top of loaf

bottom of loaf- hole where paddle sits

loaf pan - released well

Tuesday, 4 October 2011

the woe of the disappearing potatoes - Pizza Express change their menu and so reduce the gluten free options

For a brief period Pizza Express had a side dish of potatoes cooked with rosemary and olive oil.

They were delicious, and meant that a salad without any of the bread products became a meal.  Living with  people that regard pizza as the highest culinary achievement, being able to enjoy a safe meal at Pizza Express is a valued part of my life.  The chefs expressed regret that the potatoes were no longer available - so I don't know why they were discontinued.

I tried a new salad - it had roasted aubergine and artichokes with goats cheese salad.  It comes with lentils, and is dressed with a vinaigrette.  Whoever balanced the recipe obviously tried it with the bread that should accompany it.  On its own the salad tasted thin and not very satisfying.   I had thought the lentils might make up for the loss of the potatoes / usual bread, but there were only a few and they weren't really noticeable.  I asked for extra lentils and some of the balsamic dressing that normally comes with the Bosco salad.  This made the salad more substantial and less sour.  If you try this salad do ask for an extra helping of these if you think they would improve the flavour - after all you are paying for the bread even though you aren't eating any.

Monday, 3 October 2011

Cafe Rouge - what about a gluten free christmas party?

Last year I gave the Cafe Rouge a gold star for a safe and interesting place to eat - provided you can afford the time you need for the meal to be served.  This year I have to take the gold star away even though I did eat there and didn't get ill afterwards. They have had a year to improve and seem to have gone backwards in the choices they offer.

They do publish allergens on the Internet, though it the current one only lasts until Oct 11, so not much use if planning a Christmas meal.  For the first time, I was offered the list when I asked to check something.  However, it is in very tiny writing, and doesn't make it clear which component of a menu item isn't safe.  For example, I wanted a sorbet, then decided to check.  Surely it would be gluten free.  Sorbet is mentioned on the line 'icecream and sorbet' and states it has gluten in.  Is this just the wafer that would normally come with it?  No one knew.  I handed my raspberry sorbet over to someone else to eat.  I don't understand how they can carry foods where they don't know the ingredients.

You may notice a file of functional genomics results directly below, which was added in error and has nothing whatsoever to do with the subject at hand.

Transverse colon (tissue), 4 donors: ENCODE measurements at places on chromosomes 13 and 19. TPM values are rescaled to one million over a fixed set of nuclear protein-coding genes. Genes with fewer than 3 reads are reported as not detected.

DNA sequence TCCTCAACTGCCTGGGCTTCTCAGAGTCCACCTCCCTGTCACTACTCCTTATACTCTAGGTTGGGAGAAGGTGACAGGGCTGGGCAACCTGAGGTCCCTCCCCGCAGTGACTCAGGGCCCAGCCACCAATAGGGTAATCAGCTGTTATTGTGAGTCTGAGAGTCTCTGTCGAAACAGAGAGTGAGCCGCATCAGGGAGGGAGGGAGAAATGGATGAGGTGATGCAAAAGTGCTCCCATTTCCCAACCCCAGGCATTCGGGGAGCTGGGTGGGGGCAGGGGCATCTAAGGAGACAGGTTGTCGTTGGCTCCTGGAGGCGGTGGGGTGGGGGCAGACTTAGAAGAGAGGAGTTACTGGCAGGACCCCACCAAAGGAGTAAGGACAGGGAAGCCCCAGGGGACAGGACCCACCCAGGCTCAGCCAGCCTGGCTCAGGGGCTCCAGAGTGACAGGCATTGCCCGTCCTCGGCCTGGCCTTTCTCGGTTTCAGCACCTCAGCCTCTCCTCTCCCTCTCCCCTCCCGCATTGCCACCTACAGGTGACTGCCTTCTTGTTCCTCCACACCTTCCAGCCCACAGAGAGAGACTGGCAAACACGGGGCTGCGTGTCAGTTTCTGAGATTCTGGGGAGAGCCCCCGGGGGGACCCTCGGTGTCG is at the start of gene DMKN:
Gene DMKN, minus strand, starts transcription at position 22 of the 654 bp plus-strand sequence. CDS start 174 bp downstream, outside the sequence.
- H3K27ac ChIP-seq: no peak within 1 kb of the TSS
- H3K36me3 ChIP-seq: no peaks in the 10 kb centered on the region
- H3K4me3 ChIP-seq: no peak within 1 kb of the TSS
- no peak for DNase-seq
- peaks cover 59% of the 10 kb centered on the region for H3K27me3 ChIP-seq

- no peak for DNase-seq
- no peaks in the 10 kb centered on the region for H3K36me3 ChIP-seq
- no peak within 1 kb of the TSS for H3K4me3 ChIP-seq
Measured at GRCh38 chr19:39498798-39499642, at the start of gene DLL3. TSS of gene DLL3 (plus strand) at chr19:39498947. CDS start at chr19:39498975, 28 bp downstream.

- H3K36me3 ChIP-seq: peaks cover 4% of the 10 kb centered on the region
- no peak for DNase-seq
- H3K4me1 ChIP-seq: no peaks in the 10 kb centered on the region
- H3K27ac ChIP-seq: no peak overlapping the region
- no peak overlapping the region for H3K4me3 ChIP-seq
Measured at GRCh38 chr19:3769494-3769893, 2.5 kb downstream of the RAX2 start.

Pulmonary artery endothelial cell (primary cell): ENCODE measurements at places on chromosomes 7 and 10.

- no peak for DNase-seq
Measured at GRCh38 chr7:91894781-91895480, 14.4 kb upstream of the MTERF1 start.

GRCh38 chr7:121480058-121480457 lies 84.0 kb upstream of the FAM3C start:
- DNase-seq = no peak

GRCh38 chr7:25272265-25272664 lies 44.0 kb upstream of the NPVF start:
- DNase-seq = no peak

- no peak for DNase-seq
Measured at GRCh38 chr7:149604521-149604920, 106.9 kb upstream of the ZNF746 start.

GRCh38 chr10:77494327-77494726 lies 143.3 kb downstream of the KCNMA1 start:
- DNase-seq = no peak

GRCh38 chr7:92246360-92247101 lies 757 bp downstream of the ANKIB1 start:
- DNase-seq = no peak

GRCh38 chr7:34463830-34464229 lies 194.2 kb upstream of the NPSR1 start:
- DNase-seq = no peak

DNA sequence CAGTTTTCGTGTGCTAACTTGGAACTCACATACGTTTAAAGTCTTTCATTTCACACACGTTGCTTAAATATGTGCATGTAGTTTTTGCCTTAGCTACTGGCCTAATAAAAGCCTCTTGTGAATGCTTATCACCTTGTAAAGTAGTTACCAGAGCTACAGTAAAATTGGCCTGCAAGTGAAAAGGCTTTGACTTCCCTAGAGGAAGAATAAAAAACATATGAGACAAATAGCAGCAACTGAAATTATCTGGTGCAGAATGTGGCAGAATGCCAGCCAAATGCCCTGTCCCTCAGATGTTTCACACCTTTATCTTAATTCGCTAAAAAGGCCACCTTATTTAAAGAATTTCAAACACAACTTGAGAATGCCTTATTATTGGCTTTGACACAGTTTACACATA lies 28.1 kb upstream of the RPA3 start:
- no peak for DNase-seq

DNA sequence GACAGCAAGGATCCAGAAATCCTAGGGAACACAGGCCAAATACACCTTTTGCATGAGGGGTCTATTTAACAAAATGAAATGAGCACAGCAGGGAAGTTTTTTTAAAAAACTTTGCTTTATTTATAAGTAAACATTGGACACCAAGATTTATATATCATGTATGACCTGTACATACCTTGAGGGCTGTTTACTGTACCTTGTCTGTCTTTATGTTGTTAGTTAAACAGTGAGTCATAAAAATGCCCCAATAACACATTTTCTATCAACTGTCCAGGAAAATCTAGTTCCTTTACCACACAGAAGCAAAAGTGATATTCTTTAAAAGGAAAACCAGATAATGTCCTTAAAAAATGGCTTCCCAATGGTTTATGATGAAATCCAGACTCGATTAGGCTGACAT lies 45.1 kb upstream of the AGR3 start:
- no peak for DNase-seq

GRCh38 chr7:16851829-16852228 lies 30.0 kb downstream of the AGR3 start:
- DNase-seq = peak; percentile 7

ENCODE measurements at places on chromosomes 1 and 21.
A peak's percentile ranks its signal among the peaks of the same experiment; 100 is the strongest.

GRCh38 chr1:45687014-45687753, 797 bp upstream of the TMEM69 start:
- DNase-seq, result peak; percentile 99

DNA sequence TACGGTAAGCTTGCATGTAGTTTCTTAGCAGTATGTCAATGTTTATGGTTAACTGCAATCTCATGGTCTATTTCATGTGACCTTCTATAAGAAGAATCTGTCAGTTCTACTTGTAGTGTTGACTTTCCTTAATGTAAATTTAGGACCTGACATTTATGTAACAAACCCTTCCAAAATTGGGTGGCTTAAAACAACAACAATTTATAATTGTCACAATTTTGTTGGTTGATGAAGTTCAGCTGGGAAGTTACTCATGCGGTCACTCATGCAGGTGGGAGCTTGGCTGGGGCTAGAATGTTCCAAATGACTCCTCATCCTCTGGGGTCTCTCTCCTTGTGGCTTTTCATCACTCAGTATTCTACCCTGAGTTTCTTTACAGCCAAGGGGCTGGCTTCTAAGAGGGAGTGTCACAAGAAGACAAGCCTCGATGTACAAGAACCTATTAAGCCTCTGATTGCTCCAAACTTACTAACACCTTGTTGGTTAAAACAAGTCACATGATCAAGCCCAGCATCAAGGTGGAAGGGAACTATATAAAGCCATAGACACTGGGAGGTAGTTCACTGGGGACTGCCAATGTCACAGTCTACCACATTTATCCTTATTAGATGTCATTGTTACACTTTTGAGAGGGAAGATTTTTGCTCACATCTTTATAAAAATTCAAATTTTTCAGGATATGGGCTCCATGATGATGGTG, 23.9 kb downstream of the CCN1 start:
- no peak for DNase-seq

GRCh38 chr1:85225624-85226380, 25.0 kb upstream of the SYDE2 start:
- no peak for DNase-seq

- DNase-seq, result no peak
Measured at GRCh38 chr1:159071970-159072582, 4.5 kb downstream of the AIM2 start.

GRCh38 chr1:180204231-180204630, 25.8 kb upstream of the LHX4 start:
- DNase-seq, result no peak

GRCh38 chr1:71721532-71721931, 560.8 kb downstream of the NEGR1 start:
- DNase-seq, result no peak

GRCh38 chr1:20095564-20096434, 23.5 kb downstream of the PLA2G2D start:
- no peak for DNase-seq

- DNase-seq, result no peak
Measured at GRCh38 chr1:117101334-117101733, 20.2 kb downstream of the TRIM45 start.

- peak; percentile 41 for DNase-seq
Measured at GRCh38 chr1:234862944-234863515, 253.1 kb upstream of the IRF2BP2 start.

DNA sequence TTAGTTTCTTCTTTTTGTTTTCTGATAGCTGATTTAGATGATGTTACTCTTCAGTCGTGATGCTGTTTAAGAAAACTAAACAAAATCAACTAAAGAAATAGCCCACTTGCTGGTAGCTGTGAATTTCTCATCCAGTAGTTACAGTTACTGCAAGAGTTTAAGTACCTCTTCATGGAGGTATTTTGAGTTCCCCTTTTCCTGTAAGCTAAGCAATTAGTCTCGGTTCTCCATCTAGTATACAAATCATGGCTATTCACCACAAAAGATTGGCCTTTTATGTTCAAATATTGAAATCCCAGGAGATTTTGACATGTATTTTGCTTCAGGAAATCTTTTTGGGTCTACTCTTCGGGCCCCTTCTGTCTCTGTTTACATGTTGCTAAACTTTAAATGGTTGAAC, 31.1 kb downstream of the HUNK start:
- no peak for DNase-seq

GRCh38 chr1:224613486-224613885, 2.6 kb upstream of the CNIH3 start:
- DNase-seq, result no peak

I ate the duck a year ago - it was said to be safe.  This year that item has gluten in.  The only safe meals were the steaks (some of the sauces have gluten so check), the mussels, and the lemon sole.  After my courageous and unsuccessful attempt to eat a scallop last month I decided not to try a great dish of mussels. Didn't want to eat steak. Had to eat the lemon sole - which was fine, but the accompanying vegetables were too few and not well cooked.  Just as well I managed to give up being a vegetarian before I discovered it was gluten causing all the trouble.

I was eating there as it was a leaving party for an old acquaintance.  Glad to have gone as lovely to see everyone, but disappointed in the meal.

I wrote to ask Cafe Rouge why the duck was on the safe list last year and isn't now.  I have got no reply.